It is tempting to believe that the policy priority of the Reserve Bank of India may have shifted to encouraging growth when it unveiled its third quarter review of monetary policy on January 29. The policy statement of the central bank did suggest just that, but in reading through the entire document, one cannot help but conclude that the shift is contingent and conditional upon a couple of important factors. As the RBI governor, Duvvuri Subbarao, had indicated in the mid-quarter review in early December 2012, the policy interest rate — the repo rate (at which banks borrow from the central bank) — was lowered by a quarter of a percentage point or 25 basis points to 7.75 per cent. As a pleasant little bonus, he also reduced the cash reserve ratio by 25 bps, releasing another Rs 18,000 crore into the banking system that could be used to lend to industry. The measures help both banks — they will now be able to earn money on that Rs 18,000 crore instead of leaving it in interest-free CRR — and, by extension, companies that should benefit from lower interest rates on their loans.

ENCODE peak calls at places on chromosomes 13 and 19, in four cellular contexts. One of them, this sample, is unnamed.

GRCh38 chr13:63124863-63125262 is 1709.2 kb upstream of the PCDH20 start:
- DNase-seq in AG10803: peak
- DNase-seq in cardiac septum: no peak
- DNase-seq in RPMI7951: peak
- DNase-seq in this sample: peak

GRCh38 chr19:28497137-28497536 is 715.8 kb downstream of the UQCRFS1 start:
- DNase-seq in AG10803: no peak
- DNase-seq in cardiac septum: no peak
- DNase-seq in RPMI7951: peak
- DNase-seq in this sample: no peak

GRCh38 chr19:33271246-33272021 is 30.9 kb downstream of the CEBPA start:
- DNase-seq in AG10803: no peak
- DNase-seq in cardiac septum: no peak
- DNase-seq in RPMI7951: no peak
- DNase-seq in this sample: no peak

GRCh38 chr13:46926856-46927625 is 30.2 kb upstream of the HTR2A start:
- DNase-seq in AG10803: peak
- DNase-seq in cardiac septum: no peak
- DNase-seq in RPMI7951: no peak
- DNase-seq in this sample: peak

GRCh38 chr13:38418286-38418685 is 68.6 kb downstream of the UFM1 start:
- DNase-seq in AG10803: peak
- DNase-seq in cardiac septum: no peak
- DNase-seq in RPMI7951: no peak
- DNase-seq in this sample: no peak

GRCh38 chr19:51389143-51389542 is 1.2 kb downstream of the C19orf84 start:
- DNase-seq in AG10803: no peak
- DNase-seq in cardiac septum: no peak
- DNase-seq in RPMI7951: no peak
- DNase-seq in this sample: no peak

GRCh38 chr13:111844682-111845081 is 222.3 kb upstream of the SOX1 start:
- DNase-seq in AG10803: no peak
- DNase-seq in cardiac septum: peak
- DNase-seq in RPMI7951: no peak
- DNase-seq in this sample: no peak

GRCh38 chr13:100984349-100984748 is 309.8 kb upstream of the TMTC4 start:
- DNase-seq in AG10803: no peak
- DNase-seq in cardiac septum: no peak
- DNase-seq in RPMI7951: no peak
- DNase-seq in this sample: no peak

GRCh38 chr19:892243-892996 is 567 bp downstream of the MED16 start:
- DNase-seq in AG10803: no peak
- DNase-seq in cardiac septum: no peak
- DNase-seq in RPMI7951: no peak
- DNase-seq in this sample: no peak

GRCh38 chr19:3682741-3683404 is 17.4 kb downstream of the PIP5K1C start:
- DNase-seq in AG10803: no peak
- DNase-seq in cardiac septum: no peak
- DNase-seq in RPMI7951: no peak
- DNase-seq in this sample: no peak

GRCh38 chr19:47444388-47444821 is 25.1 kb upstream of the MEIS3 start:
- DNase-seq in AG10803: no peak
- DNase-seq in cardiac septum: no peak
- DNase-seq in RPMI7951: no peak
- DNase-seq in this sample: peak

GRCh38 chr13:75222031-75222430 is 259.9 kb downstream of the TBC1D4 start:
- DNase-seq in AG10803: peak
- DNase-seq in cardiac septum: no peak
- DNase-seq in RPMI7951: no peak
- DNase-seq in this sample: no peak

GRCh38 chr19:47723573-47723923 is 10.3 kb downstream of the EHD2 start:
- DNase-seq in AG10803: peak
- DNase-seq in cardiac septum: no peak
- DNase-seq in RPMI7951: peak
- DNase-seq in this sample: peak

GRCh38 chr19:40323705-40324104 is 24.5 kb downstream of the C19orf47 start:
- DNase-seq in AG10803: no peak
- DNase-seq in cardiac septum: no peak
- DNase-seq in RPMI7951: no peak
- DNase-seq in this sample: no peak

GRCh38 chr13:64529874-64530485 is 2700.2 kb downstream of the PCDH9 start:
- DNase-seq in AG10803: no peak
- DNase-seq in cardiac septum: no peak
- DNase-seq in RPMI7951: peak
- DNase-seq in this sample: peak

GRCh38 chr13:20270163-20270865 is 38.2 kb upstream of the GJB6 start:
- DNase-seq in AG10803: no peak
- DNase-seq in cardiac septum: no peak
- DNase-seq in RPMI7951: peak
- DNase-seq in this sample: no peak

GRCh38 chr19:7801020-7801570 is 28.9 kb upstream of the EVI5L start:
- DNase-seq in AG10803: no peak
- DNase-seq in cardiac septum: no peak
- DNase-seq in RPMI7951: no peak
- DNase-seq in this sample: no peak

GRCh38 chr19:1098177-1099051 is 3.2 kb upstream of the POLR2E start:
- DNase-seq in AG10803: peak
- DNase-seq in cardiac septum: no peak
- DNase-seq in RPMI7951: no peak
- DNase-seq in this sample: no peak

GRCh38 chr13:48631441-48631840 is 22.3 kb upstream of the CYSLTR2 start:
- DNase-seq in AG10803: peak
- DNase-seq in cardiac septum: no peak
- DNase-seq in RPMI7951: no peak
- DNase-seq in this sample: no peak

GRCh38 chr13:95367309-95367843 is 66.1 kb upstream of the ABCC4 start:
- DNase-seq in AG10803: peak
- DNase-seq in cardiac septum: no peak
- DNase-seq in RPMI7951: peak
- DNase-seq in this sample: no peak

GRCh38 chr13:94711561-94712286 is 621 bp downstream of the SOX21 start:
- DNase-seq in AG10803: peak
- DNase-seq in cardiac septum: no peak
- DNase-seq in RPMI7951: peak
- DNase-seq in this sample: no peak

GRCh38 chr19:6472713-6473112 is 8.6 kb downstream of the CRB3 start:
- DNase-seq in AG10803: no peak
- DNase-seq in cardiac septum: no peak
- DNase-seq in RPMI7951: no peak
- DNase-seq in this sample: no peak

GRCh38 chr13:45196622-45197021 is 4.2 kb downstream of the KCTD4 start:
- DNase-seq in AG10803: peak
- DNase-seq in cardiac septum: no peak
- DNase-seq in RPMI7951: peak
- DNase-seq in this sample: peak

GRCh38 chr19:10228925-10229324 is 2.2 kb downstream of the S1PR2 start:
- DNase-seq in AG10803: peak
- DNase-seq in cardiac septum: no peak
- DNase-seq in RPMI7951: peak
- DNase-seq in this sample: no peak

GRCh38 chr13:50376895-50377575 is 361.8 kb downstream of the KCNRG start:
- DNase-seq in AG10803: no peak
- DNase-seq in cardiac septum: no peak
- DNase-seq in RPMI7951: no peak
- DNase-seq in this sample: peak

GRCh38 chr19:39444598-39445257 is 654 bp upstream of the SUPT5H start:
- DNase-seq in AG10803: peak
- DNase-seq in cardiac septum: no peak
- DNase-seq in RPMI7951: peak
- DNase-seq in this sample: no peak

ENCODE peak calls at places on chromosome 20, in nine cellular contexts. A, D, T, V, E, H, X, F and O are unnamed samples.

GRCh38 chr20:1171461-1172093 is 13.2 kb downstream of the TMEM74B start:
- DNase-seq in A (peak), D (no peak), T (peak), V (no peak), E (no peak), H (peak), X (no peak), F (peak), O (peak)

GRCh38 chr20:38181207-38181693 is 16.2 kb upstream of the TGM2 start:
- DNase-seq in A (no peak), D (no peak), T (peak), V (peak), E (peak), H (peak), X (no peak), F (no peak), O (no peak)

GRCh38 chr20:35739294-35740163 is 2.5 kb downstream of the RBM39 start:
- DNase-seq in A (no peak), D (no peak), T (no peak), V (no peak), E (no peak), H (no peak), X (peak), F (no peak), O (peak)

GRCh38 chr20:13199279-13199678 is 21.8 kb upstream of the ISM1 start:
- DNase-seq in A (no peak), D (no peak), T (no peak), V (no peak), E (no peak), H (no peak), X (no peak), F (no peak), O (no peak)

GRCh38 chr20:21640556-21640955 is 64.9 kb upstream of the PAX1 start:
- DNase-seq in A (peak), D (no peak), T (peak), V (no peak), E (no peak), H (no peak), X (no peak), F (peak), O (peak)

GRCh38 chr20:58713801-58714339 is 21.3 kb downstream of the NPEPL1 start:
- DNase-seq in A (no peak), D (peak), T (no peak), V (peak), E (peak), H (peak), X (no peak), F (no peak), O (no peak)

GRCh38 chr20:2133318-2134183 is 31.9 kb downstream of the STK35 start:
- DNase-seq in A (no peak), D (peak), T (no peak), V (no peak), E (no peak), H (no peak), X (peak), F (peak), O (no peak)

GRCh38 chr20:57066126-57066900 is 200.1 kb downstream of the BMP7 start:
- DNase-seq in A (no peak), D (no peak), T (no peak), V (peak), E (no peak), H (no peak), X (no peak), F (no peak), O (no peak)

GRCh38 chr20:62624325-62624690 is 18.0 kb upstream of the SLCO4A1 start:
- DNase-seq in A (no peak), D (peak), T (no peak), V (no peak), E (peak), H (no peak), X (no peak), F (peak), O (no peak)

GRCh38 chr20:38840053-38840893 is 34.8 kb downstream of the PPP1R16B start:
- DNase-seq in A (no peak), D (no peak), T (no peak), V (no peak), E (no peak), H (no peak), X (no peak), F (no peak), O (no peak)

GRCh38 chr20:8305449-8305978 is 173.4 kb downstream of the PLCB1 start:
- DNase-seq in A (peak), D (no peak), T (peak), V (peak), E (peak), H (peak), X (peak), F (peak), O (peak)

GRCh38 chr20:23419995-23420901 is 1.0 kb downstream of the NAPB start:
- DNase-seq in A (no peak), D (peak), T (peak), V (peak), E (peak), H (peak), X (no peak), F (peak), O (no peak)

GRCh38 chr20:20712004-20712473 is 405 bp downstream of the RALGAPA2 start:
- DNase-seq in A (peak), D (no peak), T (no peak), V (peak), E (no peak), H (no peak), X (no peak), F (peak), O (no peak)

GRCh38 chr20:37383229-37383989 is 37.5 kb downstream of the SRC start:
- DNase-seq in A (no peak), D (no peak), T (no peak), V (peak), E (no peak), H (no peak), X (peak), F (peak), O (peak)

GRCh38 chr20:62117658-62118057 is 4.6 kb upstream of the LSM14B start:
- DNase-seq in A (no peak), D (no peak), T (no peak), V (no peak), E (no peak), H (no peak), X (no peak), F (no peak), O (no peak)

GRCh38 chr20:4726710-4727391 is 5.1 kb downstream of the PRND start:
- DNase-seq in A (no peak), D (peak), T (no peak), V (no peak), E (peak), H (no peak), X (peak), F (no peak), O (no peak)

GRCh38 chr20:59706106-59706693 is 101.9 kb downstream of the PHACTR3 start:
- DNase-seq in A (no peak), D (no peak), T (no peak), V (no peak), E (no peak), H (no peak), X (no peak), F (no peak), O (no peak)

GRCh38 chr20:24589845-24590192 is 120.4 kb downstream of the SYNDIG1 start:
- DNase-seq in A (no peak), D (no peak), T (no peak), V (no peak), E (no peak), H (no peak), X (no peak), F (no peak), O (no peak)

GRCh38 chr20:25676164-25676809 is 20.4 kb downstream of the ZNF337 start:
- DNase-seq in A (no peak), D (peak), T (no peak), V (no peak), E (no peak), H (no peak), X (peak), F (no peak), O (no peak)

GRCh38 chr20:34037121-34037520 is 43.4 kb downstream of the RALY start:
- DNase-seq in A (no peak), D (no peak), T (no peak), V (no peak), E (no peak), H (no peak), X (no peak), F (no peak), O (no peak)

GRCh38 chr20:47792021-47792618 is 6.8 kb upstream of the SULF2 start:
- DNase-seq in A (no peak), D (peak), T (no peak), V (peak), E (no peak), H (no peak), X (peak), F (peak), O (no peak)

The reduction in CRR was ostensibly to ease liquidity, but many analysts believe it may not have been really necessary for that purpose. The combination of reductions did send a signal to banks that they could, and perhaps should, lower interest rates. But the policy statement also highlighted the deteriorating current account; at the same time, inflation may be a lesser worry, but a worry that remains. The current account deficit has pushed inflation slightly into the background; at 5.4 per cent of GDP, it is clearly unsustainable. The appropriate and comfortable level is 2 per cent of GDP. Granted, the levy of an import duty on gold is likely to have a salutary effect by reducing demand amongst investors (though consumption demand for it remains strong); gold had become the second biggest import after oil in the last six months. Stable oil prices in global markets are keeping the oil import bill manageable; the value of the rupee, however, is still volatile, and the inflationary risks of a depreciating currency remain. The government will have to continue to do what it has to mitigate the twin deficits. To paraphrase the late Milton Friedman, economist and Nobel laureate, monetary policy is a string: one can pull it to rein in inflation, but one cannot push it to revive economic growth by itself.